Ed-tech providers to districts in New York state, as well as the districts themselves, must comply with recently updated data privacy and security regulations arising from a state education law that was originally enacted in 2014.
The updated regulations, approved by the state’s Board of Regents last month, include several changes went into effect Jan. 29. Among them:
- Ed-tech companies are required to include a data security and privacy plan in their contracts with education agencies that the districts find acceptable;
- Schools must now include new information in their annual data privacy and security awareness training for anyone who handles personally identifiable information;
- All education agencies must follow the National Institute of Standards and Technology Cybersecurity Framework as their standard for data security and privacy;
- Further definition of “contracts” now includes click-wrap agreements under which “a user must agree to terms and conditions prior to using the product or service;”
- Schools and districts have until July 1, 2020 to adopt and publish new privacy and security policies reflecting the regulations.
As districts revise their existing policies, “it remains to be seen how that’s going to impact ed-tech companies,” said Sara Kloek, the Software & Information Industry Association’s director of education policy. She advised that ed-tech companies “make sure they are working alongside their customers” so that they understand what changes to expect beginning this summer.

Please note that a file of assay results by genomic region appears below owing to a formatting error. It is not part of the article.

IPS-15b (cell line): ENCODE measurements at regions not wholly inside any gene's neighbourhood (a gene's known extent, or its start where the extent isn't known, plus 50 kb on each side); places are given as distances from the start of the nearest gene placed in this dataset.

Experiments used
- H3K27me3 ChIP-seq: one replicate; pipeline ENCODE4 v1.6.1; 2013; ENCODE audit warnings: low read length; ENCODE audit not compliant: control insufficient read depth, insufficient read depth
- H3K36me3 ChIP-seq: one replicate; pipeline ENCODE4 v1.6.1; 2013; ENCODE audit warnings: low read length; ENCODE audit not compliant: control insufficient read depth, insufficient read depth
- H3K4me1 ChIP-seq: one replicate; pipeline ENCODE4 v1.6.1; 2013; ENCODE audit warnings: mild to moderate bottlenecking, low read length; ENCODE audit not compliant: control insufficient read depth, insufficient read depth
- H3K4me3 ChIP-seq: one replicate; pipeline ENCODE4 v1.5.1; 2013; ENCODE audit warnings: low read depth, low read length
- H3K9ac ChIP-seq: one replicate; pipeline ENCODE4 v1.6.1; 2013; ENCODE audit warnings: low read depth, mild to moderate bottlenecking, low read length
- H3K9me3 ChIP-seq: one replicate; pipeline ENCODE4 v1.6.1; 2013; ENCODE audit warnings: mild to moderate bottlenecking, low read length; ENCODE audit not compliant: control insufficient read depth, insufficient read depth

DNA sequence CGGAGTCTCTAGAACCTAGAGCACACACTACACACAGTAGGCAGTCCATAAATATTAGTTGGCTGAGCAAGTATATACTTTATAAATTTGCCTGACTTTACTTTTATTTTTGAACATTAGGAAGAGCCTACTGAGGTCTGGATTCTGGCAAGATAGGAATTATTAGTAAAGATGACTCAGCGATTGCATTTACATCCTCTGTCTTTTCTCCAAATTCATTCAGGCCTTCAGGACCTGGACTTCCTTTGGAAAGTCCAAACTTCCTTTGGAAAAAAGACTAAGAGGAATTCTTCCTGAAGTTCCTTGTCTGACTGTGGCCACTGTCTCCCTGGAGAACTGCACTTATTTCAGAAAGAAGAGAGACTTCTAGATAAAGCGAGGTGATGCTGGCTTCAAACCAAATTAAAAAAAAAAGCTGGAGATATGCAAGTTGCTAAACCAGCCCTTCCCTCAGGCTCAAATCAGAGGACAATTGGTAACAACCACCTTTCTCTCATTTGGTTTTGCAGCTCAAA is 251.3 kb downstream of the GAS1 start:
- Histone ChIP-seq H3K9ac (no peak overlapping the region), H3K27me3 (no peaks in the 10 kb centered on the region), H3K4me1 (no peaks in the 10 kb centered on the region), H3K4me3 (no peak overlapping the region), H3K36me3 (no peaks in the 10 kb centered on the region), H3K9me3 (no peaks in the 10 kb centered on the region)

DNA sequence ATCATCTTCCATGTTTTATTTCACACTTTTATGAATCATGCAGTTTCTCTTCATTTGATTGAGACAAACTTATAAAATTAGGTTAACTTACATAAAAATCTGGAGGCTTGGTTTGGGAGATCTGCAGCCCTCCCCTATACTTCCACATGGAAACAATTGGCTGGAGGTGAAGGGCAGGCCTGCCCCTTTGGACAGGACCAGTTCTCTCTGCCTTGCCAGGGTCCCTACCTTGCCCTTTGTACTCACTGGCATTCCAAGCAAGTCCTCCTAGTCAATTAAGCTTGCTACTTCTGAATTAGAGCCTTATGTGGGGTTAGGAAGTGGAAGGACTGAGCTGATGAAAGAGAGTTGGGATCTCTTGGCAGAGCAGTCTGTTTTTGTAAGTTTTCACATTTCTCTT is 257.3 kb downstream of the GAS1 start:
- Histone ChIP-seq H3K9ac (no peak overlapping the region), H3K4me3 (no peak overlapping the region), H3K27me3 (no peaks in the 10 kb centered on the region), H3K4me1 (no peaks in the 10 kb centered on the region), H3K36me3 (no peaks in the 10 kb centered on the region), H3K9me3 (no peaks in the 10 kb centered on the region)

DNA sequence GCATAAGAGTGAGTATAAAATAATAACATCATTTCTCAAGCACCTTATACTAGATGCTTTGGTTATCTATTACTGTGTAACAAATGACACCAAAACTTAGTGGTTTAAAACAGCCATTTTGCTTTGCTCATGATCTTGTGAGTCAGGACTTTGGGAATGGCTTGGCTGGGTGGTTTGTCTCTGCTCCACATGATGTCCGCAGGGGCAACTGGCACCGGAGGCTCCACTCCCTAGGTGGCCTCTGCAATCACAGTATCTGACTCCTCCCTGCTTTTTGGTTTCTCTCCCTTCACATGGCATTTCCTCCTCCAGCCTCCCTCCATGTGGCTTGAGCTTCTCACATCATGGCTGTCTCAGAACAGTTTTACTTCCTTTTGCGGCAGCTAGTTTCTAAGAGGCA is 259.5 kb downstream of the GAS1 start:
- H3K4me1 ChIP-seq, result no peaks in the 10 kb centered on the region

When data breaches occur, third-party contractors must notify educational agencies no more than seven calendar days after the discovery of the breach or unauthorized release, the regulations indicate.
Companies that fail to comply with the requirements in the law could be subject to civil penalties up to $250,000, if they are found to be in violation, said Kloek who recently blogged about the changes.
Since 2013, 44 states and the District of Columbia have enacted new laws related to student data privacy, according to Taryn Hochleitner, a senior associate at the Data Quality Campaign, and all states have at least introduced such legislation.
When California passed its Student Online Personal Information Protection Act, or SOPIPA, in 2014, many states took provisions from that legislation and used similar language in theirs, Hochleitner said. New York’s law, however, was passed before California’s.
“It’s a broader bill,” she said, and included more transparency around defining what data was being collected, and for the first time created the role of chief privacy officer for the state.
The new regulations in New York also added more information about what “commercial or marketing purpose” means under the law. It’s defined as “the sale of student data; or its use or disclosure for purposes of receiving remuneration, whether directly or indirectly; the use of student data for advertising purposes, or to develop, improve or market products or services to students.”